There he was, the California Spiny Lobster, and I swear he was staring at me. No matter which way I walked those black beady eyes followed me, he was the Crustacean Mona Lisa, only better. His long antennae wavered about feeling the water acting as sensors.
But the most impressive characteristic of this particular lobster was his sheer size. According to the little plaque posted at the Cabrillo Aquarium he is 13 pounds and an estimated 40 to 50 years old and I immediately dubbed him Tank.
Not because he lives in a tank, but because he seriously looks like a small tank or fully-armored all-terrain vehicle. One that is ready for battle, armed with two gunners in front, encased with heavy plated armor and ready to march.
The California Spiny Lobster, or Panulirus interruptus, hails from the phylum Arthropoda, the broader scientific classification including insects, spiders and crustaceans. And the lobster does share traits with its more distant bug relatives, a segmented body, an exoskeleton (the more accurate name for its body armor) and jointed limbs.
But the California Spiny Lobster is so much more than a glorified water bug. For starters it’s bright red or as a report by the U.S. Fish and Wildlife Service describes “alternately red and olivaceous.” Olivaceous? To clarify, the California Spiny Lobster is a wonderful red with hints of olive and orange mixed in.
This bold coloring gives the California Spiny Lobster an extraterrestrial quality, as if it is Mars’ sole survivor, the last remnant population to successfully escape the dusty red planet for Earth’s blue ocean bottom millions of years ago and where it continues to lurk today.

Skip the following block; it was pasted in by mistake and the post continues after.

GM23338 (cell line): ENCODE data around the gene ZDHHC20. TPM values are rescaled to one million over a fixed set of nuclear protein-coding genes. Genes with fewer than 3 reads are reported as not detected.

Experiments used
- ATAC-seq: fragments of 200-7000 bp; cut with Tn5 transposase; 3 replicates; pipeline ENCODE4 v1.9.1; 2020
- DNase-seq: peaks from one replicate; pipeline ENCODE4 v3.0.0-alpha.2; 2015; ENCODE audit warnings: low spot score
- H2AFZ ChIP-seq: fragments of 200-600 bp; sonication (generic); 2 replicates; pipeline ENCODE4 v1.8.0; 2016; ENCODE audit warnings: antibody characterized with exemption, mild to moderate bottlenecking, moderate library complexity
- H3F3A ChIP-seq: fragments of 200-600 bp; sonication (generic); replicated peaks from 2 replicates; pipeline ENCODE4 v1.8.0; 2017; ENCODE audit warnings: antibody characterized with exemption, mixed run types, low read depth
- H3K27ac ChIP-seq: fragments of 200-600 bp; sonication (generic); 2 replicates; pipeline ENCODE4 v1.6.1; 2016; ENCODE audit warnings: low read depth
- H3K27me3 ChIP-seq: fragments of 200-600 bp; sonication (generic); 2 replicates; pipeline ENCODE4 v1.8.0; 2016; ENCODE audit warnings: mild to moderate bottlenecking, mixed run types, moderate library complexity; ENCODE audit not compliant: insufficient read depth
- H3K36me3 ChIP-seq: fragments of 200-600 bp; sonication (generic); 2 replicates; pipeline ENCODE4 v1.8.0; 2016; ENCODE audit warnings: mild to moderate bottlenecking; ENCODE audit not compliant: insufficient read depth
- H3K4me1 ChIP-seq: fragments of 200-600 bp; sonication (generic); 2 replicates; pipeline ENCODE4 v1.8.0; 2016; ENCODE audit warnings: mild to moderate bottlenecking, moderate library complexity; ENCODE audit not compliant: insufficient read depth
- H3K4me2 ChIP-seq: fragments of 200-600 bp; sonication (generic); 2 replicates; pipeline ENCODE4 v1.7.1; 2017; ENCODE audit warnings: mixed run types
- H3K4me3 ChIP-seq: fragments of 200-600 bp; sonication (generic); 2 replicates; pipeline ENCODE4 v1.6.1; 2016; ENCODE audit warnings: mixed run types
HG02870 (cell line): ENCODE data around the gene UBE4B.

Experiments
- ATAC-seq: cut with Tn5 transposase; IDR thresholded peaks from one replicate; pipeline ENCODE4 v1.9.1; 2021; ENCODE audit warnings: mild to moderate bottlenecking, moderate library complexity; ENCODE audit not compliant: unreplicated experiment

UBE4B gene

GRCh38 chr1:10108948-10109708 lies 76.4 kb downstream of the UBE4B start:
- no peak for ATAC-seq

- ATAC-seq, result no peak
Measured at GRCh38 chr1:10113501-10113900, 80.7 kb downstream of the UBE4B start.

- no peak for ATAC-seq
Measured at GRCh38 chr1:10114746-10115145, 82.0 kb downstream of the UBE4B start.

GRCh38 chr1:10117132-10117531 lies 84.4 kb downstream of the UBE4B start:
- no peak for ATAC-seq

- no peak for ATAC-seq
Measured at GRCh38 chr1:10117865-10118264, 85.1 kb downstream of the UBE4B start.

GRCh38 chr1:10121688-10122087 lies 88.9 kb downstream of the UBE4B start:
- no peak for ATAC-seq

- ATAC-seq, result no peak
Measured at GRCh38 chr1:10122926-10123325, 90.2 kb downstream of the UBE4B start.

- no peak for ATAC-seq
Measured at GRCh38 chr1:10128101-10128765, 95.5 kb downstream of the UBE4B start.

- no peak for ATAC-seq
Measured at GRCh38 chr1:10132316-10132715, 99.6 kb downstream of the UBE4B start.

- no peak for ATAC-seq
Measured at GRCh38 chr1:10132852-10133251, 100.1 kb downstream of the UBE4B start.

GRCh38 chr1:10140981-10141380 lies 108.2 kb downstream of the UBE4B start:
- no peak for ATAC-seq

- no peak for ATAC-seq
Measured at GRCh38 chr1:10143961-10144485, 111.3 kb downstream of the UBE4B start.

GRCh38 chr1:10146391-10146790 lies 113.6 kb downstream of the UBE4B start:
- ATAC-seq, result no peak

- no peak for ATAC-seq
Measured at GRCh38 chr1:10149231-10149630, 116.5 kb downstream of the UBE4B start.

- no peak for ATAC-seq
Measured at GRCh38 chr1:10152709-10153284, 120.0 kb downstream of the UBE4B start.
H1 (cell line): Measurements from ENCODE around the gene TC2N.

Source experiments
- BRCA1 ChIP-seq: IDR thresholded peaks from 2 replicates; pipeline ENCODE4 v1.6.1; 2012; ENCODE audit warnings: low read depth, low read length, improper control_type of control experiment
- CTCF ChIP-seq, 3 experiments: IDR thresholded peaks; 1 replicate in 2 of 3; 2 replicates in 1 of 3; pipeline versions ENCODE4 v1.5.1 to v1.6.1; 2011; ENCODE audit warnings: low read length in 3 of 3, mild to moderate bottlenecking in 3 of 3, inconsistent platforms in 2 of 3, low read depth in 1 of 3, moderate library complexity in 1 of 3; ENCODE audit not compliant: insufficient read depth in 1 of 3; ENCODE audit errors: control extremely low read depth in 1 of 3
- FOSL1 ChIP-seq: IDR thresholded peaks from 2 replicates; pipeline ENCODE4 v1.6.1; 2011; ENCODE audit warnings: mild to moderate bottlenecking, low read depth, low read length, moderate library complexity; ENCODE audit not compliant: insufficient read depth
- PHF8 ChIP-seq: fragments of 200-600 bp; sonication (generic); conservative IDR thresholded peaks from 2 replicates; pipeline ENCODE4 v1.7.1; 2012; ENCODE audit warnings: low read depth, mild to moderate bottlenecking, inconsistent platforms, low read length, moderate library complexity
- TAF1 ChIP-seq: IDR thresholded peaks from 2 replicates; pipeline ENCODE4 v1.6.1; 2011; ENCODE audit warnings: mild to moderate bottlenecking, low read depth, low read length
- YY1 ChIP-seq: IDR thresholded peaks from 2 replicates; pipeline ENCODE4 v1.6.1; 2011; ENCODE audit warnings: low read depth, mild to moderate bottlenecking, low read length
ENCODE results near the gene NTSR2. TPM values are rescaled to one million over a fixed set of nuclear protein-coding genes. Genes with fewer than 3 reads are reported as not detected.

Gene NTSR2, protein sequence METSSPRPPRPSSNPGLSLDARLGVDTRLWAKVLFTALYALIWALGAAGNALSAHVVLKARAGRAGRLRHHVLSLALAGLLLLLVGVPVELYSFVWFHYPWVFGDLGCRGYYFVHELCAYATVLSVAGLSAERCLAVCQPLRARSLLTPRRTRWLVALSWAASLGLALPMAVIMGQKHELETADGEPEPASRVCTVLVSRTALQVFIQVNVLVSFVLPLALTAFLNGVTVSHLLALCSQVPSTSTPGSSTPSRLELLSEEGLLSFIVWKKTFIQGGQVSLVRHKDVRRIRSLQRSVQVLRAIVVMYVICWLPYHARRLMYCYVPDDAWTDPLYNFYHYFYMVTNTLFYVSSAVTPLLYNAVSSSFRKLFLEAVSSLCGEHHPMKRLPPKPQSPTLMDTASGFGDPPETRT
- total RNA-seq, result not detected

But this red protective shield comes at a great cost, as it is completely inflexible and in order to grow lobsters must cast off the shell periodically and develop a new shell underneath the old one. As Trevor Corson describes in his book The Secret Life of Lobsters, “In the weeks prior to molting, the lobster’s skin cells enlarge and secrete the beginnings of an entirely new shell underneath the old one.”
While this is a natural process for lobsters, the actual moment of transitioning into the new shell is a complicated and traumatic experience. The lobster starts by pumping in seawater, intentionally placing pressure on the old one to force it off.
Corson gives a quick biology 101 recap explaining that as an invertebrate, every rigid feature of the lobster’s body is part of the exoskeleton, including teeth in the stomach that crush food. So to ditch the old shell a lobster has to ditch the old stomach teeth, which Corson sums up in this hair raising description: “The lobster must rip out the lining of its throat, stomach, and anus before it is free of the old shell. Some die trying.”
All I can say is yikes! That sounds gruesome, making this the perfect opportunity to move on to more merry lobster topics.
Lobsters are famous for their claws, but it turns out that characteristic applies to the famous east coast lobster, Homarus americanus, commonly known as the American lobster and found on dinner plates across the nation.
Without claws, the California Spiny Lobster is much more approachable, almost downright friendly. It turns out that California Spiny Lobsters also find each other more approachable and spend time together, socializing on the sea floor.
UC- Santa Barbara PhD candidate and researcher, Carla Guenther explains: “Spiny lobsters are gregarious and love to hang out in crevices in large numbers while East coast lobsters are highly territorial and aggressively fight off intruders, even peeing to mark their territory.”